06/15/11
Insects and other foods the trout may be eating:
1.    Blue-winged Olives
2  .  Green Sedges (Caddis)
3.    Cinnamon Caddis (mostly Abrams Creek)
4.    Little Sister Caddis (mostly Abrams Creek)
5.    LIght Cahills
6.    Sulphurs
7.    Little Yellow Stoneflies
8.    Little Green Stoneflies
9.   Golden Stoneflies
10.  Slate Drakes
11.  Streamers (Sculpin, Minnows)
12.  Inch Worms
13.  Grasshoppers
14.  Ants
15.  Beetles

Current Weather and Stream Conditions
Conditions remain in great shape in the Smokies. Yes, we could use some rain to
keep the water levels up but that's not an unusual situation for this time of the year.
There's a 40% change of rain today and that increases to 60% percent tonight and
then it goes back to the normal summer weather pattern ranging from about 20% to
30%. That means we have a slightly better than normal chance of rain tonight. That
may replenish the Pigeon Forge water supply that I depleted this past month
watering my grass. Temperature wise, the heat wave has diminished and the
weather has returned to a more normal pattern for this time of the year.

As it has been for the past few days, the North Carolina side of the park still
continues to have more water in the streams than the Tennessee side. Some are in
good shape compared to the majority of the park. On the Tennessee side, the
West and Middle Prongs of the Little Pigeon River are in better shape water wise
than the Little River drainage.

The lower water makes it more difficult for many less than average skilled anglers to
catch trout.. A better way to state the same thing is that higher water levels makes it
very easy to catch trout in the pocket water streams of the Smokies. Many guys get
used to catching trout under the "easy" conditions and then consider the fishing to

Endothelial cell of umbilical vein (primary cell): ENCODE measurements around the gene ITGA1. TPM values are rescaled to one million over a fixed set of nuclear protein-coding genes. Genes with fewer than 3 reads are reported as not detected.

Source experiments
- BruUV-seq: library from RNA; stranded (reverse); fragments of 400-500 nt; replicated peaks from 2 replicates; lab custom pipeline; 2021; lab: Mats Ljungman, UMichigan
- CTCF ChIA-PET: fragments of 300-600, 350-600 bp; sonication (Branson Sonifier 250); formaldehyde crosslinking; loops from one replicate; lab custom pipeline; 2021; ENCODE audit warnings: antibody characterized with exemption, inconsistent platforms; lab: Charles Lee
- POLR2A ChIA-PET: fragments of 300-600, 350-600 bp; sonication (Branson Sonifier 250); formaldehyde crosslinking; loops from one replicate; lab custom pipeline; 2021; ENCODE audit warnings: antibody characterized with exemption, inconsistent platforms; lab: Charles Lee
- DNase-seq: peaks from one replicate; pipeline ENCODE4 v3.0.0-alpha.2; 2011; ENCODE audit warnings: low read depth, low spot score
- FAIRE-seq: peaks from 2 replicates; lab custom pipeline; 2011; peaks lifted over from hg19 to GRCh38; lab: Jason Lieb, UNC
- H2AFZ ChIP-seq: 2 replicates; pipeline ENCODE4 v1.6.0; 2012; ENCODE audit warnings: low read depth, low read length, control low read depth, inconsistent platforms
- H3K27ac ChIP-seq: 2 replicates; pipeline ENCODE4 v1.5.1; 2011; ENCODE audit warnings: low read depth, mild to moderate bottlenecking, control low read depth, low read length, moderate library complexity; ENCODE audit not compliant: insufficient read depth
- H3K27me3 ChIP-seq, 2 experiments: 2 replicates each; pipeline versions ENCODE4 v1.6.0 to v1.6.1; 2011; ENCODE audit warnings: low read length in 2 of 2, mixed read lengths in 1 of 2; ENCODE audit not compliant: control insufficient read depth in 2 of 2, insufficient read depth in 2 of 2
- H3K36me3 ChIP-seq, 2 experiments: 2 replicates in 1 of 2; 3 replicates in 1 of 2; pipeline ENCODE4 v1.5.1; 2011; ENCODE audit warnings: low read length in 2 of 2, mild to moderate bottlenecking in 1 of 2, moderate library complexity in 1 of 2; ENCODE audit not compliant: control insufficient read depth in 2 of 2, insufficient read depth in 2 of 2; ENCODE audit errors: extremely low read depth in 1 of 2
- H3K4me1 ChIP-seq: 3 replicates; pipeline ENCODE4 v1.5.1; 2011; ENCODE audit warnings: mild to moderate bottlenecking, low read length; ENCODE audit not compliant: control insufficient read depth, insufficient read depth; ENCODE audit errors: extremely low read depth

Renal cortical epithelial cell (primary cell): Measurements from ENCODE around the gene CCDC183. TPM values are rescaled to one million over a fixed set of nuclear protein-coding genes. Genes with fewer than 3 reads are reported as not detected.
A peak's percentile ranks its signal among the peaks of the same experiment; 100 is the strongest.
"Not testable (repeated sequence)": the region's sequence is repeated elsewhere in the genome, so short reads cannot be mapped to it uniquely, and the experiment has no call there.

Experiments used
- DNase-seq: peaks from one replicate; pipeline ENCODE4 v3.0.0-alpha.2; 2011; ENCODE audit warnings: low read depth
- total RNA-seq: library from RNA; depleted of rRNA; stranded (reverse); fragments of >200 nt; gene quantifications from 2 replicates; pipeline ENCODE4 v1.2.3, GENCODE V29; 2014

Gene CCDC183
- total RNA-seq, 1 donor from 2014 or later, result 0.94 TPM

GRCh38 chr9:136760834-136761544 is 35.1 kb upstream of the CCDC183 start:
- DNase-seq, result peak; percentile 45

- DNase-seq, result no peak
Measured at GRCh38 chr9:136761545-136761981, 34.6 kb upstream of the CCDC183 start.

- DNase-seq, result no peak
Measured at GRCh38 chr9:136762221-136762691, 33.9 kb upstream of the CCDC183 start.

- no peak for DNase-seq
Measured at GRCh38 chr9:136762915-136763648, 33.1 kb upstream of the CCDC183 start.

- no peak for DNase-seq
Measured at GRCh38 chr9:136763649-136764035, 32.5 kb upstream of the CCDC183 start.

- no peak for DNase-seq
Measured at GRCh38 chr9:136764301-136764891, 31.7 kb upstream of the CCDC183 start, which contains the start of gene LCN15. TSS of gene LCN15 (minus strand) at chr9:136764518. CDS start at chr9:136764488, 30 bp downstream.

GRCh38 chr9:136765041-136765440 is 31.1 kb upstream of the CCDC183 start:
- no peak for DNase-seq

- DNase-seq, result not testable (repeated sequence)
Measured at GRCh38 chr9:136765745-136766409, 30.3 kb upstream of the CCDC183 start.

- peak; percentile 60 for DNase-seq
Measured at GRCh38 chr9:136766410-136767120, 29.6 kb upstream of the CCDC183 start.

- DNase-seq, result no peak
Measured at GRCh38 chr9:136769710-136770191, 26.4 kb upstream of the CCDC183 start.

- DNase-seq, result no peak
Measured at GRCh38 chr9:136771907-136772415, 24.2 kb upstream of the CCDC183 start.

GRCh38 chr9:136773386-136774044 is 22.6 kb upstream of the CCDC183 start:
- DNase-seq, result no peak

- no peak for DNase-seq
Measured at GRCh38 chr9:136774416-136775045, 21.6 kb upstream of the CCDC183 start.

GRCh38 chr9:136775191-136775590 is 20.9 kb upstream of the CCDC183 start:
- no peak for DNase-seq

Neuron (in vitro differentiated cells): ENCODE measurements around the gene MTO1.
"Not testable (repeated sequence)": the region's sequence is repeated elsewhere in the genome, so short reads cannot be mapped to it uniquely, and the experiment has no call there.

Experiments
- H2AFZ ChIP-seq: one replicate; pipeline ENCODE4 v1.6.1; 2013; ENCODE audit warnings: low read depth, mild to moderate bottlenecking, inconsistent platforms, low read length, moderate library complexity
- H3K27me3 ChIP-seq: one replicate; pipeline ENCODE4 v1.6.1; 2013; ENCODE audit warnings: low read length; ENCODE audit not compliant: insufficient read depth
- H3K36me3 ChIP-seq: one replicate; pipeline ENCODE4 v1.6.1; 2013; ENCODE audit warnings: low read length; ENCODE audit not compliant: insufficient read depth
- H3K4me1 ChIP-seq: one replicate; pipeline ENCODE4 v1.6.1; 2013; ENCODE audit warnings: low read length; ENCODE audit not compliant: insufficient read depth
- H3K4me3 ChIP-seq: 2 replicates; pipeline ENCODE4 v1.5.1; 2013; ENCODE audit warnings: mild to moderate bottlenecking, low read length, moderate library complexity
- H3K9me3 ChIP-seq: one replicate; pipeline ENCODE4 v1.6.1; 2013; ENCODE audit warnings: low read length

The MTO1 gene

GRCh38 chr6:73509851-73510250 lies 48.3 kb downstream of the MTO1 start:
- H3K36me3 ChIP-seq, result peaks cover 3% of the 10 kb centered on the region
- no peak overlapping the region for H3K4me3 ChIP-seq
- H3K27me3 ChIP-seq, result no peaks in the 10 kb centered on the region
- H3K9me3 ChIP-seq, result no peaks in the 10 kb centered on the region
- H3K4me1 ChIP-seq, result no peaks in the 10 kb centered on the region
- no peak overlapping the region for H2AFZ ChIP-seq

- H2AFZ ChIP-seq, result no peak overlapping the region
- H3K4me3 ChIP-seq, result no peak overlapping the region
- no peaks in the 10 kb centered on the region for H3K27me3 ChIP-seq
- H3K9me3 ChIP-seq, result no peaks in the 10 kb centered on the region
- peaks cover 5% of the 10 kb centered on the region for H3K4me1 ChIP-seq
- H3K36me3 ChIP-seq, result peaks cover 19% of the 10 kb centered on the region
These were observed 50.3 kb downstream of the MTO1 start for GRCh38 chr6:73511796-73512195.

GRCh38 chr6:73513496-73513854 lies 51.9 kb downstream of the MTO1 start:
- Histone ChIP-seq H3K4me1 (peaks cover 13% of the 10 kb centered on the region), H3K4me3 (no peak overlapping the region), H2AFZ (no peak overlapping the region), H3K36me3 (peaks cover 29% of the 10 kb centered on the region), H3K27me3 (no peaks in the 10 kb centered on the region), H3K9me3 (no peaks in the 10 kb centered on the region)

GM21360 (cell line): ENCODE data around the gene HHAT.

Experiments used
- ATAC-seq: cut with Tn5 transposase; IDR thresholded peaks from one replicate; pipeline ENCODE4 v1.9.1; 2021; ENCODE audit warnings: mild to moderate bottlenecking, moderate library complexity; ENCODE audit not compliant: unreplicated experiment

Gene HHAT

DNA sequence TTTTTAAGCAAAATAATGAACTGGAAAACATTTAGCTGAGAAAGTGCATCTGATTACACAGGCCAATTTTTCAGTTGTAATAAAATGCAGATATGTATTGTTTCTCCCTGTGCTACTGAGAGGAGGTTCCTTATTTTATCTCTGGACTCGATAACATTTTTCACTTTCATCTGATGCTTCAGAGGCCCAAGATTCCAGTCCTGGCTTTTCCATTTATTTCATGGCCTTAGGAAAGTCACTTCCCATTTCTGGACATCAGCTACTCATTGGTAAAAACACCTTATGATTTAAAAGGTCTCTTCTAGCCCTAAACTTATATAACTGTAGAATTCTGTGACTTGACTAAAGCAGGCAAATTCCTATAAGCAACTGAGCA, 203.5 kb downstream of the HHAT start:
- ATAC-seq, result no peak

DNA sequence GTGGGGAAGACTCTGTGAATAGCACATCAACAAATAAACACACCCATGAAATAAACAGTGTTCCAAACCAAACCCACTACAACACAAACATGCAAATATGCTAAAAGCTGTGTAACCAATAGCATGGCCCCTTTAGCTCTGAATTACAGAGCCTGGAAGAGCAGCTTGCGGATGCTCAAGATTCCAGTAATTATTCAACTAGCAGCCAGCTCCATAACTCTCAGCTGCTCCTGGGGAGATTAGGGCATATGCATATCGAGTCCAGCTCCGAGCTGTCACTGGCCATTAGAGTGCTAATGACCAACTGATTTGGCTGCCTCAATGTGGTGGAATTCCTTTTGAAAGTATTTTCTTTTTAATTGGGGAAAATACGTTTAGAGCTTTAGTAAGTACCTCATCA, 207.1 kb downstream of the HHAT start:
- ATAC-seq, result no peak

be "poor" or "slow" when they can't catch as many trout under low water conditions.
I wonder if they ever stop to think that the water level has little, if anything, to do
with how much the trout eat.

To be correct, they should content they it's their fly fishing strategies, skills and
techniques that's "poor".
When you hear someone say "fishing is slow or
poor" and blame it on low water levels, they are just admitting their own
fishing skills are poor.
The trout don't go hungry because the water is low.


Ants - Another Important Terrestrial Insect
If a trout stream ran through our front yard, the trout wouldn't have to look for
anything to eat. I don't have any idea how many thousand or million of ants there
are in the grass but I see enough of them on our concrete driveway each day to
feed a plenty of trout and by the way, they are getting big. Since we are less than a
mile from the Spur, which is in the National Park, I would assume it's that way all
over the Smokies and my guess is there's more ants per a given amount of area in
the park than they are at our house.

You can walk down a stream along the bank and unless you stop and look closely,
you may not see the first ant. I wouldn't sit too long though. You may end up with
some of them up your the legs of your pants. They are not easy to spot in the
forest.

I don't think I have ever seen a formation of ants march off into a trout stream. I
think they normally know, or I guess I should say instinctively react to stay on the
ground rather than crawl into the water. I think the major reason they occasionally
get in the streams is that they get washed in, or carried in by water that drains into
the streams. I believe a thunderstorm that drops a lot of water in a short time can
put plenty of ants in the water. It could also be that some get blown into the streams
by strong winds but those would have to be crawling around in the bushes, high
grass and trees, not on the ground.

I guess you have figured out that what I am getting to is the fact that a good time to
fish an imitation of an ant is just after a heavy downpour. This isn't to say that the
trout won't eat them at times when it hasn't rained in days because they will. What I
mean by this is that when small branches and trickles of water is draining the terrain
around a stream after a heavy rain, it carries some ants along with it. When this
happens, and the trout see appreciable numbers of ants coming into a stream at
any point, they would be well aware of it and concentrate on dinning on the sudden
supply of food being delivered to them.

Tomorrow, I will get into some fishing methods, techniques and ant flies that  work
well.

2011 James Marsh